Wednesday, July 28, 2010
Whacky Weka Woo!
I am getting quite concerned about the state of farming in New Zealand. The rise in profitability of dairying is great news, but the short to mid-term outlook for the meat and wool side of things is dismal to say the least. The farmers and processors working there look to me like the crew of a sinking ship arguing whether they should put the bung back in or restart the engine first. In my opinion, if they do not act quickly to copy the dairy farmers example of uniting and creating something like Fonterra - then alas, they risk becoming merely a tourist attraction.
In the Kaipara, a lot of land is not really suitable for cows and perhaps it is time for farmers to take a fresh look at their properties and consider other new land uses as well. Our maritime climate is very similar to countries in South America, Asia and some countries bordering the Mediterranean Sea. Obviously, there are opportunities to successfully grow subtropicals, grapes, olives, figs, pine nuts, persimmons and the huge range of pip and stone fruit that already do so well in our gardens.
Not quite so obvious, are the opportunities to farm the native plants and animals that survived the land clearance by the European settlers. Just in the nick of time, we managed to preserve some of these in reserves and they are proving to be of real interest to biochemists developing new drugs etc. This winter, some plump native pigeons have been in my garden and the thought has crossed my mind that they would make good eating too.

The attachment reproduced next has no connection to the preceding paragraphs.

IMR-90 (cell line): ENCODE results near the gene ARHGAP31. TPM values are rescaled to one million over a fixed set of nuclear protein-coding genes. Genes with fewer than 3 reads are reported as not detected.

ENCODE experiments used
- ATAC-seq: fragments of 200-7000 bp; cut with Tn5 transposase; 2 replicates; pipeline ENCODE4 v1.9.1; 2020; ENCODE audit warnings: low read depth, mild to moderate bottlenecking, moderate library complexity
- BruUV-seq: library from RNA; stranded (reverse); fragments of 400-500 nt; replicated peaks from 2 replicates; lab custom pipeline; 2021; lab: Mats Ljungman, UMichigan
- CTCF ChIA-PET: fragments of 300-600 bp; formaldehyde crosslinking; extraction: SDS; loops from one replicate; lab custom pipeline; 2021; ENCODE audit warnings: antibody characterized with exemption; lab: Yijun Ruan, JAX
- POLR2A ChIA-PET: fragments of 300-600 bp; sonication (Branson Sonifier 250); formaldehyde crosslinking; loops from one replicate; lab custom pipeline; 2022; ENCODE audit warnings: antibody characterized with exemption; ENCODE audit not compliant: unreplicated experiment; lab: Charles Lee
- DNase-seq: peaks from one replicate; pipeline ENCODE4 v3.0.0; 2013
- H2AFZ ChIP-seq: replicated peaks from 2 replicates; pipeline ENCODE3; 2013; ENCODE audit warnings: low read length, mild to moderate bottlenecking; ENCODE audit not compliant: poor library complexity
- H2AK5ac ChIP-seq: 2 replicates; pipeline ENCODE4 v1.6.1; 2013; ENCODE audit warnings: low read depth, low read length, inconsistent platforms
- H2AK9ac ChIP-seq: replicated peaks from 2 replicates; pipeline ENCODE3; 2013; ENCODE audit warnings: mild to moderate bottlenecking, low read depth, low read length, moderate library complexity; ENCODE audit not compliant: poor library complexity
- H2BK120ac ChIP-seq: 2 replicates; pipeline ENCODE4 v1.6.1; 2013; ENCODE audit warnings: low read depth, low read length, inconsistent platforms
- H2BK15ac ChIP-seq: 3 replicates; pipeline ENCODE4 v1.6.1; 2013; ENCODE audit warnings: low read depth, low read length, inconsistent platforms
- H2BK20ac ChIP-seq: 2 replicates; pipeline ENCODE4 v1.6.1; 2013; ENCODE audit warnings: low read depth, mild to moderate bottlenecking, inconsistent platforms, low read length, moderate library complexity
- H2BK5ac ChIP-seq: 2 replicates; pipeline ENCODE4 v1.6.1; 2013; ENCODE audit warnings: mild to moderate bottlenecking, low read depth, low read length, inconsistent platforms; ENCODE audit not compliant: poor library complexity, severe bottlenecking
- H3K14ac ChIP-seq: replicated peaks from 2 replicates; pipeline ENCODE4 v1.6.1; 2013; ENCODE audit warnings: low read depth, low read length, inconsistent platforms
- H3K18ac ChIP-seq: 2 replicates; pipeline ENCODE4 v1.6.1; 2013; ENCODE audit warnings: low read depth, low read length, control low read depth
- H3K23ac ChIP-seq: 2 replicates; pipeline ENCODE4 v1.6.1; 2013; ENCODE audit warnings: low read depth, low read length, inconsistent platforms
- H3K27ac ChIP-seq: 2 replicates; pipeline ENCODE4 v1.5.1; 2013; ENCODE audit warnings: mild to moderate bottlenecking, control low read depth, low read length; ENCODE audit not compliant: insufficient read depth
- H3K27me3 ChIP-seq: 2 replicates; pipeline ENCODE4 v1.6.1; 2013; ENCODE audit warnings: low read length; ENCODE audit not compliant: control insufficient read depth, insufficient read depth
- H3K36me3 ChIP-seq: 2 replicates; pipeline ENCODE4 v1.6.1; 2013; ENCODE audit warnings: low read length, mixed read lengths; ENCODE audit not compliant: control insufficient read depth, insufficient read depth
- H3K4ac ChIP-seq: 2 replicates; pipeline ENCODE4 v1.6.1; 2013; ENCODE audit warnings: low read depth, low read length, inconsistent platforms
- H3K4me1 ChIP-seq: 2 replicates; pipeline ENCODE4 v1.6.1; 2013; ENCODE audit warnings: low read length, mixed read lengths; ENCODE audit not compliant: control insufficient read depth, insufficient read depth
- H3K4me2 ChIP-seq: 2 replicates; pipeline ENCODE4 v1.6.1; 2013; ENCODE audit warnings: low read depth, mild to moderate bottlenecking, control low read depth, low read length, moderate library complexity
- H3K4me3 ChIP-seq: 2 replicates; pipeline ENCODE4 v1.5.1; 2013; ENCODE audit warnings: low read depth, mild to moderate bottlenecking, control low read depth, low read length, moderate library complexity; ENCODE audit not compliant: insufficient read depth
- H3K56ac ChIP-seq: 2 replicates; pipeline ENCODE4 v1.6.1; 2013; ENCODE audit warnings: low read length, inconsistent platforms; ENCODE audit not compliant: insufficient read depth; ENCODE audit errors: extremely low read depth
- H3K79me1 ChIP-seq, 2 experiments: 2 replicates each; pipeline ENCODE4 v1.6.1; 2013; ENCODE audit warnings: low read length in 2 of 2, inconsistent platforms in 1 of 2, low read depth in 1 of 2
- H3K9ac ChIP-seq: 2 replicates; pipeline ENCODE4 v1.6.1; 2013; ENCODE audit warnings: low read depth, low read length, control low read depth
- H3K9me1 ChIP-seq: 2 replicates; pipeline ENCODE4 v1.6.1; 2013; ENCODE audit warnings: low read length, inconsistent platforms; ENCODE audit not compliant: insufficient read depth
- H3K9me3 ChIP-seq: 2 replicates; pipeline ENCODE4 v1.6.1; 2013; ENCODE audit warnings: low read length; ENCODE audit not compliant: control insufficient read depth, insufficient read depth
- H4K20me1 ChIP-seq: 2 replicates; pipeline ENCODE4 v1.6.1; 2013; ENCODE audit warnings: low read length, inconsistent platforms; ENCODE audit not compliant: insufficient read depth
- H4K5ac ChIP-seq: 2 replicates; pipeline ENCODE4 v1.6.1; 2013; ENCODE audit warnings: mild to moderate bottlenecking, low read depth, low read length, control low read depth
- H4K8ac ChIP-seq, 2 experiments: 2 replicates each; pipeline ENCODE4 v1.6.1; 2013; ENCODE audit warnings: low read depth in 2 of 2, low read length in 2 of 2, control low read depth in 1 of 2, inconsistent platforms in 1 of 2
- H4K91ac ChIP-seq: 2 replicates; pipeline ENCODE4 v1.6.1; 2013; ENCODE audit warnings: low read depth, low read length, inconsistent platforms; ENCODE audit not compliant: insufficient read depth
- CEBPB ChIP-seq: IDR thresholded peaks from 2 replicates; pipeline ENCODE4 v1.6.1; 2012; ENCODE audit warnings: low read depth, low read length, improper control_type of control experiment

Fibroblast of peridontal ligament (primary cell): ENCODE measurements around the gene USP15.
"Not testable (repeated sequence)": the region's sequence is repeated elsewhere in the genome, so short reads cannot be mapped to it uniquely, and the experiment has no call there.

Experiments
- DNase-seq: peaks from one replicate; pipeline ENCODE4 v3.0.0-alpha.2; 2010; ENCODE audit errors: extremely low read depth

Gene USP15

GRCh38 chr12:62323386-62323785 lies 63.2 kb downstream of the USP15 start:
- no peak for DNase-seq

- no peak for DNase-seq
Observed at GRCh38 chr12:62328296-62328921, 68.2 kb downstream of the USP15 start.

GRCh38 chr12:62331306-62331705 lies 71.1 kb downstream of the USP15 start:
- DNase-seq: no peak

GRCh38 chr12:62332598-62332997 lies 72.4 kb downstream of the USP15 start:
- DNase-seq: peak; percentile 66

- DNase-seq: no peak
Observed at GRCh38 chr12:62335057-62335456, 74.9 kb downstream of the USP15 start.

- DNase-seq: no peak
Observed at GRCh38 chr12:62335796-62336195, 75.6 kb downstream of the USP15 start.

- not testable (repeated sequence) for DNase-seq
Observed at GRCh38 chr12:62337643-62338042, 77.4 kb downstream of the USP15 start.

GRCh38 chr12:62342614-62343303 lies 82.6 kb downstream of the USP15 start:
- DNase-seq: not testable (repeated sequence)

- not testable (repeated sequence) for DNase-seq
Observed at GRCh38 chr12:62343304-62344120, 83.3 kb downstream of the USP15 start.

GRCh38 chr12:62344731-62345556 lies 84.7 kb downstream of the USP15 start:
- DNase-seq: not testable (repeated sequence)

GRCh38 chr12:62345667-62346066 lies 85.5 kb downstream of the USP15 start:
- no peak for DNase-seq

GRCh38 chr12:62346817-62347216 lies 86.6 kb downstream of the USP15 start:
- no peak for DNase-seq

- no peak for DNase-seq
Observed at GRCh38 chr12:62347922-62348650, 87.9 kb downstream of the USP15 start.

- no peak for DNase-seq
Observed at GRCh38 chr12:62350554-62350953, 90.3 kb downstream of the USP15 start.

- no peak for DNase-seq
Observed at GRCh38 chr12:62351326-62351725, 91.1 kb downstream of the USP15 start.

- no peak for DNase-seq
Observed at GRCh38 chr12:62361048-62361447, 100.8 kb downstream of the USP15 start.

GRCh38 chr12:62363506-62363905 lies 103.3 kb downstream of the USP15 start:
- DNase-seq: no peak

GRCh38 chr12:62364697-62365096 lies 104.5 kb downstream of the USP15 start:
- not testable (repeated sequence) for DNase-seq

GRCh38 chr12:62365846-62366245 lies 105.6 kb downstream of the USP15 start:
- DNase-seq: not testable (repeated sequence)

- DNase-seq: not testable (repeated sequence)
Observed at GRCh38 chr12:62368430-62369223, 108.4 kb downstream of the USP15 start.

We are of course generally not allowed to do so. However, it does seem a bit odd that other native species, like paua and mussels are being farmed, so why not terrestrial animals as well? One farming couple are not taking no for an answer and they are pioneering the raising of wekas for meat at Tai Tapu in the South Island.
Roger and Nicky Beattie once lived on the Chatham Islands and when they returned to the mainland to farm Pitt Island sheep (and process dried kelp), they also got approval to repatriate some wekas. These wekas were the descendants of birds sent to the Chathams in 1905 from the South Island and they have thrived enough to be hunted legally. In the South Island, this species died out and the Department of Conservation is now trying to re-establish them in reserves.
The Beatties hope to get a law change to allow them to eventually get their cheeky wekas onto our dinner plates. They claim that they make good eating – something between lamb and chicken and are best stewed (Chatham Islanders pickle them as well). They can be raised in rough bush country and seem happy in amongst other livestock. Who knows, if the Beatties project takes off, the familiar sound of “Get in behind, ya mongrel!” will one day be replaced with,“Weka weka woo - weka, weka woooo!”